Vulnerable climate in the global South requires COP26 action | News on the climate crisis


Glasgow, Scotland – The people of the nations most vulnerable to the wrath of climate change have demanded immediate action and redress from the rich countries that fueled the climate emergency.

The 55-nation Climate Vulnerable Forum, which supports countries in the global South facing the worst impacts of the climate crisis, told world leaders that words are no longer enough as the climate crisis intensifies.

“This is a global justice problem because the poorest and most vulnerable are by far the most affected, but also the least responsible [for climate change], “Abul Kalam Azad from Bangladesh said at a news conference.

Bangladesh is already suffering from the ongoing climate disaster. It is estimated that approximately 17% of the South Asian nation’s coasts will be flooded by rising sea levels by 2050.

About 30 million people will be forced to move inland, about six million have already done so.

“Fight for life”

Another nation suffering from the crisis is Kenya, where it is estimated that two million people face hunger due to climate change. Estimates suggest the temperature could rise by 2.5 degrees Celsius by 2050, further devastating food production in the East African country.

“There is a lot to fight for at COP26, but most of all we are here because we are fighting for the lives and livelihoods that are at stake in the decisions that will be made at COP26,” said Elizabeth Wathuti, a Kenyan climate activist.

His message to world leaders was: “Each moment you delay, the more people will suffer.”

Developed nations are extremely responsible for the climate crisis, having produced about 80 percent of greenhouse gas emissions into the Earth’s atmosphere since the Industrial Revolution.

Members of the Climate Vulnerable Forum – which also includes Ethiopia, Vietnam, the Maldives and the Philippines – said leaders must make a clear commitment in writing in the COP26 final document. “Glasgow Emergency Pact“.

This would include providing $ 100 billion annually from developed to developing nations. Wealthy nations made this financial commitment a decade ago, but have so far failed to keep the countries hardest hit by climate change.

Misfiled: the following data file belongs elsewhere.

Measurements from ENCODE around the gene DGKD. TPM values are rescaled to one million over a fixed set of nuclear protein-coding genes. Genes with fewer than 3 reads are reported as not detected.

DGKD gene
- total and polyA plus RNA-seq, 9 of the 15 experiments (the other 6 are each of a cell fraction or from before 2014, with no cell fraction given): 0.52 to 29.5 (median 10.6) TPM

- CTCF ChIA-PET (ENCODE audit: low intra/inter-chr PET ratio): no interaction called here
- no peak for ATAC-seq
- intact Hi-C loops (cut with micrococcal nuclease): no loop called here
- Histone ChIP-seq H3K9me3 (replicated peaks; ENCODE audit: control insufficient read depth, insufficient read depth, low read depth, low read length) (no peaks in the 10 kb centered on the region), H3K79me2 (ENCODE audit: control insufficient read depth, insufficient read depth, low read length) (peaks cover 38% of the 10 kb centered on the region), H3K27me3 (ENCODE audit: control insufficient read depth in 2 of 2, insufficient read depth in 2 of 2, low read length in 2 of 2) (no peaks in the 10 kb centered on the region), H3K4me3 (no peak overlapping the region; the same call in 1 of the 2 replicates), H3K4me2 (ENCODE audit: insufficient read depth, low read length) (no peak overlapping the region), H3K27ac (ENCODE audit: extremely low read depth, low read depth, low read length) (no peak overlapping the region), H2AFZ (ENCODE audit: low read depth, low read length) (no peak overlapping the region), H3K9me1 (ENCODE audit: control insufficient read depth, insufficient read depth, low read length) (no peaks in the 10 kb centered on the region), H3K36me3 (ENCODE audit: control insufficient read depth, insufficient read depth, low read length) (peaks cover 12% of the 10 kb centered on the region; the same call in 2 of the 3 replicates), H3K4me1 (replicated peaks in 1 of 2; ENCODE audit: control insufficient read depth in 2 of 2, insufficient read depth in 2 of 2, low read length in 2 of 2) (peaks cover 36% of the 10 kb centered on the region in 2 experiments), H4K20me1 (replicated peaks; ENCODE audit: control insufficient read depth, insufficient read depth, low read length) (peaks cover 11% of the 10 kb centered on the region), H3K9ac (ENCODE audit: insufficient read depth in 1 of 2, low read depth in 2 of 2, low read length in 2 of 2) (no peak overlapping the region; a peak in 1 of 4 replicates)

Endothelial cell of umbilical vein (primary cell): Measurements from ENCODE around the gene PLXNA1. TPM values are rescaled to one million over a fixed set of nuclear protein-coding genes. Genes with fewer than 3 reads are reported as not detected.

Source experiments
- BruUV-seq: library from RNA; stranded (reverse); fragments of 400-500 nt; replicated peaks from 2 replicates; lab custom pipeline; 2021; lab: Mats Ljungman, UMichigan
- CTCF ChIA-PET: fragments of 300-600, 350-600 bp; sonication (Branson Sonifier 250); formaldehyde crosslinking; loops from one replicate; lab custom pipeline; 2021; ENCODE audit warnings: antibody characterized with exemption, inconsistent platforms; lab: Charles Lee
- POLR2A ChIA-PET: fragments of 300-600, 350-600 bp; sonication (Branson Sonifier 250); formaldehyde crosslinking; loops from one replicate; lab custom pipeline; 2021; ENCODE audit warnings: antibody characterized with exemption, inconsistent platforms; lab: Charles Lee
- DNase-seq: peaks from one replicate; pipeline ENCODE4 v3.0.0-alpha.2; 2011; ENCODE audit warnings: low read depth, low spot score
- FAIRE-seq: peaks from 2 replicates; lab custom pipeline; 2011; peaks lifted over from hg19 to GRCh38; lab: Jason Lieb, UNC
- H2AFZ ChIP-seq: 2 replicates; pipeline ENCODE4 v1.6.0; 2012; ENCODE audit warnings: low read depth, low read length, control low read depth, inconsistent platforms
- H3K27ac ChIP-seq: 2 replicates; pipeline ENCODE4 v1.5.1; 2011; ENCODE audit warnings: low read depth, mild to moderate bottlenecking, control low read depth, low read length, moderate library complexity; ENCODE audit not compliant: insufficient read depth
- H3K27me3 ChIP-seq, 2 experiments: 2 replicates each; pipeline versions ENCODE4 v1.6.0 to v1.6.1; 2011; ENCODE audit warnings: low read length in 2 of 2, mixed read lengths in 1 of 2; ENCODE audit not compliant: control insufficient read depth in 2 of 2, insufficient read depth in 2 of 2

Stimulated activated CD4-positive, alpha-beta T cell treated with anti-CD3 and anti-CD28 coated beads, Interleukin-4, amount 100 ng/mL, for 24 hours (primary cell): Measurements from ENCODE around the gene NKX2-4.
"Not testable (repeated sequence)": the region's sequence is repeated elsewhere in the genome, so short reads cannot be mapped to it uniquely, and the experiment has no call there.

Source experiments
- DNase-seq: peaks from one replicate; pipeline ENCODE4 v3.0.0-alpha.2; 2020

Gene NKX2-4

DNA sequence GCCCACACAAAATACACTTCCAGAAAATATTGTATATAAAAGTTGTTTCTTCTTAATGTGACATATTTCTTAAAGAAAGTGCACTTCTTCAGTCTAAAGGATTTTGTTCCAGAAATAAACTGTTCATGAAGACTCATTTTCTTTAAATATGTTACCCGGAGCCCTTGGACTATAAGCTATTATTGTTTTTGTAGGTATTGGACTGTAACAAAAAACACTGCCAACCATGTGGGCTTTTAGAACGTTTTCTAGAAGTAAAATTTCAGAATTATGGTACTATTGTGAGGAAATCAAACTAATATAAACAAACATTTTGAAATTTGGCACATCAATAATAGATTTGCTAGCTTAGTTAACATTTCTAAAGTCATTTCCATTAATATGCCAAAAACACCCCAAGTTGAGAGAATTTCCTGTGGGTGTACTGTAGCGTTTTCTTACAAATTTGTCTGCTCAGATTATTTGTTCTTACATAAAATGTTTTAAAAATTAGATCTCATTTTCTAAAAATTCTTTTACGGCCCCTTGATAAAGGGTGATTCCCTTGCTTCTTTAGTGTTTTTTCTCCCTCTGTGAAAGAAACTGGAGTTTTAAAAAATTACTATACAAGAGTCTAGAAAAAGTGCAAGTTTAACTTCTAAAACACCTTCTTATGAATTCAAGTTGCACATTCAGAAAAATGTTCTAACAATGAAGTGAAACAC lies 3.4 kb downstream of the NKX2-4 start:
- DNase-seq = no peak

‘Death penalty’

Forum members also called for stronger moves by nations to reduce their gas emissions. The benchmark for 1.5 ° C temperature increase to prevent the worst climate disasters is rapidly fading with only about eight years to reach it.

A report by the Climate Action Tracker group noted this week under the current promises of nations around the world, temperatures will rise by 2.4C by the end of the century.

“A 2.4C world is a death sentence for communities like mine,” said Vanessa Nakate from Uganda. “2.4 degrees is total global devastation, it is suffering, suffering, suffering. It is a disaster”.

As temperatures rise, scientists say extreme weather events will intensify already, so every tenth of a degree of warming means life or death for climate-vulnerable communities.

“Where are these people going?”

Harjeet Singh of the Climate Action Network noted that 23 million people around the world were forced to flee their homes due to climate change in 2019. A year later, the figure jumped to 30 million.

“Are we wondering where these people are going?” churches.

Singh said negotiations in Glasgow must produce a global fund – paid for by the developed nations that caused the emergency – to assist those around the world suffering from the effects of climate change.

“We urge leaders to step forward and move beyond rhetoric to ensure climate justice here and now,” he said.

“The leaders who came here and made big announcements about what they are going to do in the future – 10 years, 20 years, 30 years from now, we can’t trust them if they’re not supporting people right now.”

Getting climate compensation recognized in the COP26 final communiqué is crucial for dozens of nations in the global South.

“Financing for adaptation is key, but for many of us in vulnerable countries, adaptation to climate change is no longer enough. You can’t adapt to hunger, you can’t adapt to extinction, “Nakate said.


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